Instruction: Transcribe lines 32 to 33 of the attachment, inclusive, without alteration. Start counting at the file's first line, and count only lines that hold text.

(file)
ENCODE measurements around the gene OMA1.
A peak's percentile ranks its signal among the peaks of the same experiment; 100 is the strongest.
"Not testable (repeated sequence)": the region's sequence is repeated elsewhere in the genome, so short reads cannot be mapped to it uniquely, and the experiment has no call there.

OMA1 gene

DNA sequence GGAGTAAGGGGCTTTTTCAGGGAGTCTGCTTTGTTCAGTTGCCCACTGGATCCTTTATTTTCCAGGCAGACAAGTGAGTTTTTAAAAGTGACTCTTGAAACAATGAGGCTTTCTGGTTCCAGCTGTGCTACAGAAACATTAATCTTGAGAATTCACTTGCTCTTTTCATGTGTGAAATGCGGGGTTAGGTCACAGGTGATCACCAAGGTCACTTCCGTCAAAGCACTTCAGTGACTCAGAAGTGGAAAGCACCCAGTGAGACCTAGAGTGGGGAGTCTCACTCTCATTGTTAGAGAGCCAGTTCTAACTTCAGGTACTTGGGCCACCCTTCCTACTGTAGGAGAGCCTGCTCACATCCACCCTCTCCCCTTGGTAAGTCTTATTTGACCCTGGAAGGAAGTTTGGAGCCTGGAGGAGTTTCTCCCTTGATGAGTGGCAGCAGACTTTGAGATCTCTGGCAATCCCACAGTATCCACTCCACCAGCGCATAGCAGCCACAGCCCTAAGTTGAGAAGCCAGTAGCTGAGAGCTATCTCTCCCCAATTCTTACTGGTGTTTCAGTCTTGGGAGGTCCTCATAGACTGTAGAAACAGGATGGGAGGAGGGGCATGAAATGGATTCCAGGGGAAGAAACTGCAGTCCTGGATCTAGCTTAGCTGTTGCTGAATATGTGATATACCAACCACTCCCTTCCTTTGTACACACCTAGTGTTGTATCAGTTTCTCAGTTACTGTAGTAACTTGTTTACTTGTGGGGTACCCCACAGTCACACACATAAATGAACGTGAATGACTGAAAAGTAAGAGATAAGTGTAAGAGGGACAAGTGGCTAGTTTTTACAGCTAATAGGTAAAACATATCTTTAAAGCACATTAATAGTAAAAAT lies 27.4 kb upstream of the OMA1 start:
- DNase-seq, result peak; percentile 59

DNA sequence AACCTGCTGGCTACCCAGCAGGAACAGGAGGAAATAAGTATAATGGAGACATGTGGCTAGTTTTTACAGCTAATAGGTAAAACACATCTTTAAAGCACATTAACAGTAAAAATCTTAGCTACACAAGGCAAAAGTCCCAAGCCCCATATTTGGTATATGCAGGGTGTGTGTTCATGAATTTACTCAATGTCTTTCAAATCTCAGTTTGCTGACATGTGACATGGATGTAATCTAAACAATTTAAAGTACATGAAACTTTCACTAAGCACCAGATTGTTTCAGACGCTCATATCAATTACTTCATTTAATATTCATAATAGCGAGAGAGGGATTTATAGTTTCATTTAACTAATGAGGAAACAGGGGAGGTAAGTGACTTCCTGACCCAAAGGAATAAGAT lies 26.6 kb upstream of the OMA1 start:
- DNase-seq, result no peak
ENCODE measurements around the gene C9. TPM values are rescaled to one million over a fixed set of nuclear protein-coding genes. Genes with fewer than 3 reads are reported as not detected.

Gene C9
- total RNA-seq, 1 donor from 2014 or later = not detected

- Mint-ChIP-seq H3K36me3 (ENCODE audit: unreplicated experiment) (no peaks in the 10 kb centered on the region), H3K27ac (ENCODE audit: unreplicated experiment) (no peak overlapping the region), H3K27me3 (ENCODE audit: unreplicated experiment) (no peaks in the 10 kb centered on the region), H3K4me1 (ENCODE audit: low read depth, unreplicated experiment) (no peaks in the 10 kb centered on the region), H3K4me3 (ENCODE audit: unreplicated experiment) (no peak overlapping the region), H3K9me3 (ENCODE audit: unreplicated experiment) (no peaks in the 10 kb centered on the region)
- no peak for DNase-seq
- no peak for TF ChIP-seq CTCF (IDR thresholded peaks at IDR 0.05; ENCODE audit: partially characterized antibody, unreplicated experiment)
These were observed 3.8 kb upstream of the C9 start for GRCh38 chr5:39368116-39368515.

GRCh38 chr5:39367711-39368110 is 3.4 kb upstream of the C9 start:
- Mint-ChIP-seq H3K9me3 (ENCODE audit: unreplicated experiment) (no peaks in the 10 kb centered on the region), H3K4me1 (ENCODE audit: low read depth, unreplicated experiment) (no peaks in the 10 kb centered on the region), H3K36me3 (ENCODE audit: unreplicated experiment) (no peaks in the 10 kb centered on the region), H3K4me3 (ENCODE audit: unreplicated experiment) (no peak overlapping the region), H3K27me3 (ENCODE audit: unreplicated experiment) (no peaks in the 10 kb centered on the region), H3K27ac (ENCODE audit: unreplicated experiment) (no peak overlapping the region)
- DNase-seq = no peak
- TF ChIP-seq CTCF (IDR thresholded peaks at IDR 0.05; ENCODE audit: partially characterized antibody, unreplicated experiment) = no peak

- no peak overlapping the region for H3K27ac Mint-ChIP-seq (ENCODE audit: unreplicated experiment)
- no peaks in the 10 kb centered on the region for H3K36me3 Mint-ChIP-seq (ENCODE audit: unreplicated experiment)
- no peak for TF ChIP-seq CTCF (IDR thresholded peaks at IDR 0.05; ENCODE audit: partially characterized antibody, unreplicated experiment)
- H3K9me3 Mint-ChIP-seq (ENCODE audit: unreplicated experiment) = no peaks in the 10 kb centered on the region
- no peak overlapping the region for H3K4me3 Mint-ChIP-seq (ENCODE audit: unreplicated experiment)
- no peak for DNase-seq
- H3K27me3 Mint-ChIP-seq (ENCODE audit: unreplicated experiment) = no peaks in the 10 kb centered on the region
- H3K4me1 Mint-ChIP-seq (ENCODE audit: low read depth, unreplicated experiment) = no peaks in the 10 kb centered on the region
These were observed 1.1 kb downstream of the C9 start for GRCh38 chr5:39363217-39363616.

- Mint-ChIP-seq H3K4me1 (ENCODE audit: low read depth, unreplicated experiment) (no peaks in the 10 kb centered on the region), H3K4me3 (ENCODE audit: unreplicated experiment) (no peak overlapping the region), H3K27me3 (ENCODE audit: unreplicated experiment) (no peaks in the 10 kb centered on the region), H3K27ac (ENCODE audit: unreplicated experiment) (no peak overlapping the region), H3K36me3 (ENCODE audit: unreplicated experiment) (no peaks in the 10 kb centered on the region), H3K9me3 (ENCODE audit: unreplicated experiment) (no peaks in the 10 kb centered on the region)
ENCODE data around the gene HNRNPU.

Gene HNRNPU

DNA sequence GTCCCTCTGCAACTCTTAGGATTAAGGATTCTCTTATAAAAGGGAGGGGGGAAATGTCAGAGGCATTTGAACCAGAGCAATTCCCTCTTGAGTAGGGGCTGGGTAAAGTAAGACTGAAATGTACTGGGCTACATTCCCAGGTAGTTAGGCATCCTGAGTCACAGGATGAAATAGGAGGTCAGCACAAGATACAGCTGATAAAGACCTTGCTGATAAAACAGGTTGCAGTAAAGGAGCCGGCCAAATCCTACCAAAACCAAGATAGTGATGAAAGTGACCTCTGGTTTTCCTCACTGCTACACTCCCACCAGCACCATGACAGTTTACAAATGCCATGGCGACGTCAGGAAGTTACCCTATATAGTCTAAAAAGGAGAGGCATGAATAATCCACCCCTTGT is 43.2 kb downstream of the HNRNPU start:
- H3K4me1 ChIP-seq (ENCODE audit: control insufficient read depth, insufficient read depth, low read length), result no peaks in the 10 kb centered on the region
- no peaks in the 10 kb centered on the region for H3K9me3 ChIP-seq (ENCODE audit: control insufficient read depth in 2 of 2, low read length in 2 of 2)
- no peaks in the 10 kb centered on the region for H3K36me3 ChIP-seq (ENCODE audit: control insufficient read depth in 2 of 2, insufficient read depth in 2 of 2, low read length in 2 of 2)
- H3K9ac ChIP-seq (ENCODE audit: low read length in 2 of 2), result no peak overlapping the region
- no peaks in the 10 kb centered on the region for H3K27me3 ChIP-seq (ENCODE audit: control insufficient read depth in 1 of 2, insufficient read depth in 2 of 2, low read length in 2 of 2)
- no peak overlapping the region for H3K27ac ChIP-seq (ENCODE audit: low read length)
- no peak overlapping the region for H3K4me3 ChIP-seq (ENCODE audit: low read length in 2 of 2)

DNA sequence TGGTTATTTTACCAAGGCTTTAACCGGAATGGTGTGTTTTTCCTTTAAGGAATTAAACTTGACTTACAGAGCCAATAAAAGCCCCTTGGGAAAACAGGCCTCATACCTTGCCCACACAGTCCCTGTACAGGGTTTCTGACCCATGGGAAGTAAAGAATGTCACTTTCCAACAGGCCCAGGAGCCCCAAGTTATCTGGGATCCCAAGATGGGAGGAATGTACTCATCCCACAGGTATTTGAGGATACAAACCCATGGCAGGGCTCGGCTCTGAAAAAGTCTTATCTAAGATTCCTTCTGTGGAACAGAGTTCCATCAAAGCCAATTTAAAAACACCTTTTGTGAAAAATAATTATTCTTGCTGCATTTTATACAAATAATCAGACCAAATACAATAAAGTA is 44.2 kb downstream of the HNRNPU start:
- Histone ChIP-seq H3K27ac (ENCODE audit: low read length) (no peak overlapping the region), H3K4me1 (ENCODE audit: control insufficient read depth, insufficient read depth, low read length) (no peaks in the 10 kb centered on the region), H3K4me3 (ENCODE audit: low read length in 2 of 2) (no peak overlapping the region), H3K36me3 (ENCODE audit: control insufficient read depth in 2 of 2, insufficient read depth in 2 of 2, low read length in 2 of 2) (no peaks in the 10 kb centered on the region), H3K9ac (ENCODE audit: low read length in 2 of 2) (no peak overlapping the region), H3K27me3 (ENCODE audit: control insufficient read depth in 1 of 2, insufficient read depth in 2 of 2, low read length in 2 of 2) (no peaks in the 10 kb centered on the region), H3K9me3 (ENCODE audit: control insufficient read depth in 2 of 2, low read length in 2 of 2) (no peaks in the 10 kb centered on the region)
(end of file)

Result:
DNA sequence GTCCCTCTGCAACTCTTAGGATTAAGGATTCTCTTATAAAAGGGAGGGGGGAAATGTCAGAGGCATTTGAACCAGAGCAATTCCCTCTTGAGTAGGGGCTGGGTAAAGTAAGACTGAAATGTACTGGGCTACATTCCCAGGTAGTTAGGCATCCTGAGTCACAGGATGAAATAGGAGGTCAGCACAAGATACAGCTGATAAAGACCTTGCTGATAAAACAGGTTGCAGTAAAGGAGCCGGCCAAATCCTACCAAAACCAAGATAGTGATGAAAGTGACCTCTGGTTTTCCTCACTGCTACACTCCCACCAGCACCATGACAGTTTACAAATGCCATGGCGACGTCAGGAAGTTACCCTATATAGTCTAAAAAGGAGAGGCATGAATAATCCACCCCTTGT is 43.2 kb downstream of the HNRNPU start:
- H3K4me1 ChIP-seq (ENCODE audit: control insufficient read depth, insufficient read depth, low read length), result no peaks in the 10 kb centered on the region